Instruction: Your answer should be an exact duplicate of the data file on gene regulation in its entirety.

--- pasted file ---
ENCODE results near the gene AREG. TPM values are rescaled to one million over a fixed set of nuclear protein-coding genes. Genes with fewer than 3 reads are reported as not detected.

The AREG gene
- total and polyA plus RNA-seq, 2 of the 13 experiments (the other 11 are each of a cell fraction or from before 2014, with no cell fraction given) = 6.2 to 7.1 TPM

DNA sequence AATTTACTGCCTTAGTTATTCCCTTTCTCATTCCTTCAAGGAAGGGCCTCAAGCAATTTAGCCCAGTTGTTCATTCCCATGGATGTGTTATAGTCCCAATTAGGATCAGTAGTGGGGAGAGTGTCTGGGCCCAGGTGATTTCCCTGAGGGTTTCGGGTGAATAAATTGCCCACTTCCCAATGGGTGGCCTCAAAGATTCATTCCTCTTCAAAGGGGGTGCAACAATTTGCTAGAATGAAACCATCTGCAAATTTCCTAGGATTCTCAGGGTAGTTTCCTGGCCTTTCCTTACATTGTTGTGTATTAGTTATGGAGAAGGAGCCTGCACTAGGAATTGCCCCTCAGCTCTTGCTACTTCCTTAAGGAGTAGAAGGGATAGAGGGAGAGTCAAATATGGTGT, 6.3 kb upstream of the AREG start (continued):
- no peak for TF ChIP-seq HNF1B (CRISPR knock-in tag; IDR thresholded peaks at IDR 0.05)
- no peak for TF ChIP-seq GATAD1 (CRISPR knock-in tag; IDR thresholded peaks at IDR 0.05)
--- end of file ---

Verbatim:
ENCODE results near the gene AREG. TPM values are rescaled to one million over a fixed set of nuclear protein-coding genes. Genes with fewer than 3 reads are reported as not detected.

The AREG gene
- total and polyA plus RNA-seq, 2 of the 13 experiments (the other 11 are each of a cell fraction or from before 2014, with no cell fraction given) = 6.2 to 7.1 TPM

DNA sequence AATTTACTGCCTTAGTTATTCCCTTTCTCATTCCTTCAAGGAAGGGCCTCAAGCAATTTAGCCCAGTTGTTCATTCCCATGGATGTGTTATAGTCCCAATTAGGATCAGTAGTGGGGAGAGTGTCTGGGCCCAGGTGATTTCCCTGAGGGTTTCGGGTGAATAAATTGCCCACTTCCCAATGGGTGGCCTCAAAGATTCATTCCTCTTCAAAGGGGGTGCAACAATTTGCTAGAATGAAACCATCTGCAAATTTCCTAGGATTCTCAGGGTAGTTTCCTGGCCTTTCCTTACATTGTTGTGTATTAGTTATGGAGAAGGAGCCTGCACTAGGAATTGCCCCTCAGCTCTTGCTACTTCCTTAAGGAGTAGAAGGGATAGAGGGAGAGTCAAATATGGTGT, 6.3 kb upstream of the AREG start (continued):
- no peak for TF ChIP-seq HNF1B (CRISPR knock-in tag; IDR thresholded peaks at IDR 0.05)
- no peak for TF ChIP-seq GATAD1 (CRISPR knock-in tag; IDR thresholded peaks at IDR 0.05)